Negligence is the failure to exercise ordinary care. It is the doing of some act which a reasonably careful person would not do under the same or similar circumstances or the failure to do something which a reasonably careful person would have done under the same or similar circumstances.
[3] It is clear plaintiff's theory could be argued to the jury under the instructions given. The court told the jury they could consider plaintiff's specific claims of negligence under the standard of ordinary care and if it was found any one of the specific charges existed, they were justified in finding defendants negligent. Therefore, we do not believe error was committed in the refusal to give instruction No. 7.

Third, plaintiff assigns error to the refusal to give proposed instruction No. 8:

The duty of protection owed by the school district to the student is not satisfied by using care to delegate its performance to another but is satisfied if, and only if, the person to whom the work of protection is delegated is careful in giving the instruction. The duty of care in this instance is non-delegatable [ sic] and applies to school sponsored activities even though the same takes place after regular school hours.

The substance of this instruction was covered by instruction No. 13.

Fourth, plaintiff assigns error to the court's refusal to give proposed instruction No. 9:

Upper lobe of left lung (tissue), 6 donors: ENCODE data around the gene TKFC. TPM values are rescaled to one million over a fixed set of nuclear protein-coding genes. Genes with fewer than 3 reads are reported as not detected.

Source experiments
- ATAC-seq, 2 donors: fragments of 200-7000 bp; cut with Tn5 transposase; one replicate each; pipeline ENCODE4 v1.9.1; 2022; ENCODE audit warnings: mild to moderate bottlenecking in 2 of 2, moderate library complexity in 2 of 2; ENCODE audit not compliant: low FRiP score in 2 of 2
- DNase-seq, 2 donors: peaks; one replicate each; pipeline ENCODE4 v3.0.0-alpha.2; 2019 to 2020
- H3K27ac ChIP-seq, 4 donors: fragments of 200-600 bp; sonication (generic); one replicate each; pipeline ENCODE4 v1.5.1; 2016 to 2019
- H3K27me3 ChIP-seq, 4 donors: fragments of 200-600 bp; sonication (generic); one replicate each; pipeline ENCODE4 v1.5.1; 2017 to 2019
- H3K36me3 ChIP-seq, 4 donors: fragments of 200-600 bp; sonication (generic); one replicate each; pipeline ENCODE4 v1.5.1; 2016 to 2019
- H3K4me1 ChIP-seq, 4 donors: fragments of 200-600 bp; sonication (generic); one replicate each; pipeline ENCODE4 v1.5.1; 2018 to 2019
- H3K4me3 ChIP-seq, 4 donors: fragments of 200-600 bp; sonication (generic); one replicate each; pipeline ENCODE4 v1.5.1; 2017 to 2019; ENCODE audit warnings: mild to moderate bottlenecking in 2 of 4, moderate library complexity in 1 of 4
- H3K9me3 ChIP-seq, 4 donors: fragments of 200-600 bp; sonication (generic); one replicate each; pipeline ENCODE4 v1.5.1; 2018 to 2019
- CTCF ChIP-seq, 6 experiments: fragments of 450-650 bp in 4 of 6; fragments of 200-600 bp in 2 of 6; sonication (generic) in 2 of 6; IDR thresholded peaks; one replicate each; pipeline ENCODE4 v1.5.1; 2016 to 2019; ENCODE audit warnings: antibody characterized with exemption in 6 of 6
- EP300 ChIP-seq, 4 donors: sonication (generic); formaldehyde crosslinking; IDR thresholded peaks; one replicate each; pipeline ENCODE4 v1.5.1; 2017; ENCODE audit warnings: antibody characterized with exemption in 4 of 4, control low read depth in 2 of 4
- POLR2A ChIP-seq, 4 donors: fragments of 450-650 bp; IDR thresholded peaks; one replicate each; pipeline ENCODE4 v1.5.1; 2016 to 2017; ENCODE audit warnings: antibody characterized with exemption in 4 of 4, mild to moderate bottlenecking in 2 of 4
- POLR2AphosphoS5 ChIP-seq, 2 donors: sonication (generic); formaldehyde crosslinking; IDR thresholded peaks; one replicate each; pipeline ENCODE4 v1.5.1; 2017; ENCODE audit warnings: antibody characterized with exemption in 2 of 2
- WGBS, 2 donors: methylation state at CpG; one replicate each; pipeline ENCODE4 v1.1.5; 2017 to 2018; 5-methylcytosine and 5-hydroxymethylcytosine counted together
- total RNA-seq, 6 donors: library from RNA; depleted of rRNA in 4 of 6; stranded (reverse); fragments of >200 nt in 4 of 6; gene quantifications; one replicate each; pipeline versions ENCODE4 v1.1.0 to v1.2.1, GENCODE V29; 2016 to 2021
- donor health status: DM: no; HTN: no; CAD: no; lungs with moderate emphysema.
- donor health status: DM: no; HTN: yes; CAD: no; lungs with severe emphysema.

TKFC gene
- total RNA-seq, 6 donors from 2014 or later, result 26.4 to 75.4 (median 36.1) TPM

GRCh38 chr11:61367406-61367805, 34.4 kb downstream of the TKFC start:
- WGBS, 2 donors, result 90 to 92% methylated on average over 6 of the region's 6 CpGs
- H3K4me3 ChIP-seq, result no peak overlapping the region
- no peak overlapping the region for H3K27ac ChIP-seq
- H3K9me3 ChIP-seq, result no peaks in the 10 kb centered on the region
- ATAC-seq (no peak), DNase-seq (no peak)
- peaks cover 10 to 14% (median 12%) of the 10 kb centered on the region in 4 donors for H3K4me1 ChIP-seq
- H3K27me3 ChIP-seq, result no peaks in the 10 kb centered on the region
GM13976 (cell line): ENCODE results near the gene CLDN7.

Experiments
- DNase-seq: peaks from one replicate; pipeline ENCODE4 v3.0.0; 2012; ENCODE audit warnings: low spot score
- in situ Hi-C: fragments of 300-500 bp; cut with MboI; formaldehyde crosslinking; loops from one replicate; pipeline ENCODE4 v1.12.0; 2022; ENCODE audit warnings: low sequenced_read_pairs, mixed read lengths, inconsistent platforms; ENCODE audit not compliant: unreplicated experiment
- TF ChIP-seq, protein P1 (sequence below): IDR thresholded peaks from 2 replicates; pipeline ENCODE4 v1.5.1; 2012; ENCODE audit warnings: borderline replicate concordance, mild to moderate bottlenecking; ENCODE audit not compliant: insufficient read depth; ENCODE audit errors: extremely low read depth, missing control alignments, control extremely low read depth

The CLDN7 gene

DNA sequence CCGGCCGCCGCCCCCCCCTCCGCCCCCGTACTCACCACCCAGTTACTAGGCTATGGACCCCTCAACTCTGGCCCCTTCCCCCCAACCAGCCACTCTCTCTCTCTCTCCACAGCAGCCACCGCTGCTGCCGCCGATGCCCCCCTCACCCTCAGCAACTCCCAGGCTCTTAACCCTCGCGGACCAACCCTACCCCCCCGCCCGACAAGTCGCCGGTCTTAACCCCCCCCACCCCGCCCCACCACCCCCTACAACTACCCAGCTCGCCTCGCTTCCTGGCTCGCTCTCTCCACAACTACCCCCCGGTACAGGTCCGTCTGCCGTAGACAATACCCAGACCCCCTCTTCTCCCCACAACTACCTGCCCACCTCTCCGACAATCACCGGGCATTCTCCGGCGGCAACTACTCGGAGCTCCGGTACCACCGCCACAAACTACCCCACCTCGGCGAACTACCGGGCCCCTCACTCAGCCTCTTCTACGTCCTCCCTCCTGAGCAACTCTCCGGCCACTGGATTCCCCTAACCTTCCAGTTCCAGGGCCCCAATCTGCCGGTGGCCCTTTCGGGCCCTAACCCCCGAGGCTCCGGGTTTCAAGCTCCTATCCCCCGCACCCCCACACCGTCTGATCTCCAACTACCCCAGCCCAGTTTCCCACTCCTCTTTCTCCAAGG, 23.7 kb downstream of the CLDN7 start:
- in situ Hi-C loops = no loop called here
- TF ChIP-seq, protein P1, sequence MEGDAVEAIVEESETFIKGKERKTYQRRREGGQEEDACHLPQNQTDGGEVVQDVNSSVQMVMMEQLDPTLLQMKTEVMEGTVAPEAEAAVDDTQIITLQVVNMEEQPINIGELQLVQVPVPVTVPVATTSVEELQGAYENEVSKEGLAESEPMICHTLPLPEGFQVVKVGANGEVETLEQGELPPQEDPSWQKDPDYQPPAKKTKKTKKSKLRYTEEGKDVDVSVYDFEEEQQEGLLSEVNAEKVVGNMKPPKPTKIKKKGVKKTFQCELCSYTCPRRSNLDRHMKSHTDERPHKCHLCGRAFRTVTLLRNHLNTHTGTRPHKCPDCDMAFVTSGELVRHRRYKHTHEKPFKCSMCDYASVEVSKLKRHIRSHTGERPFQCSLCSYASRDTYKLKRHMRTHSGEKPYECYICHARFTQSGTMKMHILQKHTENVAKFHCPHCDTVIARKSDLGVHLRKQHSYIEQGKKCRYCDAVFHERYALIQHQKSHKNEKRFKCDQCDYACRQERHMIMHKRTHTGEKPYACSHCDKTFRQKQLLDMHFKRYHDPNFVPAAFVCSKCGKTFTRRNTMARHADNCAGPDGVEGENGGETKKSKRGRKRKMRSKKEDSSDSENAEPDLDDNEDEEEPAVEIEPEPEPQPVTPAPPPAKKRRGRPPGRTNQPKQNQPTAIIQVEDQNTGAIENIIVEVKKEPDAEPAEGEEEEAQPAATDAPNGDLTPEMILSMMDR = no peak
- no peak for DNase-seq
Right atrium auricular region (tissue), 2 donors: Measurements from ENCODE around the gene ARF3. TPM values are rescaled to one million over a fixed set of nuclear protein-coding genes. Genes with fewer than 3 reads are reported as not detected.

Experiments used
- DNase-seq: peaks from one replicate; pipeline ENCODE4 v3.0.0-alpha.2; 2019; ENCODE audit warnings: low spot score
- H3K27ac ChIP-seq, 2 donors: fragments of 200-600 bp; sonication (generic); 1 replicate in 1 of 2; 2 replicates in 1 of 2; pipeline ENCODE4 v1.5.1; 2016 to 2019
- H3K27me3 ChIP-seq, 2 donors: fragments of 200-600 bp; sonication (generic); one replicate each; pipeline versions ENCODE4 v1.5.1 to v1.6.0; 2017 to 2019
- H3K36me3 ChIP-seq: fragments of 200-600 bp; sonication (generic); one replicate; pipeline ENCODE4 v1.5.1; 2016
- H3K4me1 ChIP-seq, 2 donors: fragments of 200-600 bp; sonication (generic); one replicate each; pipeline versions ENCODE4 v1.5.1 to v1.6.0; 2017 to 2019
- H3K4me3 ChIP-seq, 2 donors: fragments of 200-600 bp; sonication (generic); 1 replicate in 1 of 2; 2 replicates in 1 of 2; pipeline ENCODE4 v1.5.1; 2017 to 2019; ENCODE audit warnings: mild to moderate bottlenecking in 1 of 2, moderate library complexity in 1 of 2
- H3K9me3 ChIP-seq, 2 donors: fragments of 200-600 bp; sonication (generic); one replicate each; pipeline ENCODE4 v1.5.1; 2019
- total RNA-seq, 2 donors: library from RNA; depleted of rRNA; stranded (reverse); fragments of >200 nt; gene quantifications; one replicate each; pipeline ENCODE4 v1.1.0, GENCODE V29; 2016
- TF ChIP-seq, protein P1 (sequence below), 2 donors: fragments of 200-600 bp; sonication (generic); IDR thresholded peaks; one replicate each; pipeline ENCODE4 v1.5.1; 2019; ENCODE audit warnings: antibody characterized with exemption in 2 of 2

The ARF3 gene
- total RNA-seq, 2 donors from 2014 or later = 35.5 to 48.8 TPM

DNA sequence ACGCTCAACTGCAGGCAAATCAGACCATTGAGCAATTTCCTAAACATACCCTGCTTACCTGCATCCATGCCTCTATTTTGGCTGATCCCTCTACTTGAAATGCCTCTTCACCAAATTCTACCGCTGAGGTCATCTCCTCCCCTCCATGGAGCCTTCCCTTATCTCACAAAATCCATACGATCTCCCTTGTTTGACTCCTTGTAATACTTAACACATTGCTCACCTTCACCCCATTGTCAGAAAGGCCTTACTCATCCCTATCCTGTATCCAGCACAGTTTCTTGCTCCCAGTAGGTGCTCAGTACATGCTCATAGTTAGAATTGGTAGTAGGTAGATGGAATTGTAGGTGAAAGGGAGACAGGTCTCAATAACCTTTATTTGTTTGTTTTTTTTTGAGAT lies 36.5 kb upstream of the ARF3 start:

Under the law a student has the right to rely that his teacher (supervisor) is exercising reasonable care in supervising over him and permitting him to perform reasonably safe activities. The student is not barred from recovering merely because he knew or should have known the dangerous condition negligently created or maintained by his teacher. He is charged with contributory negligence or contributory fault only if his voluntary exposure to the risk is unreasonable under the circumstances.

In support of this proposed instruction, plaintiff cites Siragusa v. Swedish Hosp., 60 Wn.2d 310, 373 P.2d 767 (1962). That case involved a master-servant relationship. No authority has been cited supporting the giving of the proposed instruction in the factual circumstances of this case. Moreover, there is no evidence plaintiff was relying at the time upon the instructor to assist or supervise him. There was no error in refusing to give this instruction.

Fifth, error is assigned to the failure to give plaintiff's proposed instructions No. 11 and 15 as follows:

Proposed instruction No. 11:

The mere encountering of a risk by doing something dangerous does not, legally speaking, constitute assumption of risk. It is only when the risk exists in spite of the exercise of due care or when the risk results from negligence which is obvious that it is assumed by the person injured. Where no contractional relation exists, one does not necessarily assume risk because he encounters known danger unless the hazard was so imminent that no reasonably prudent person would have taken the risk.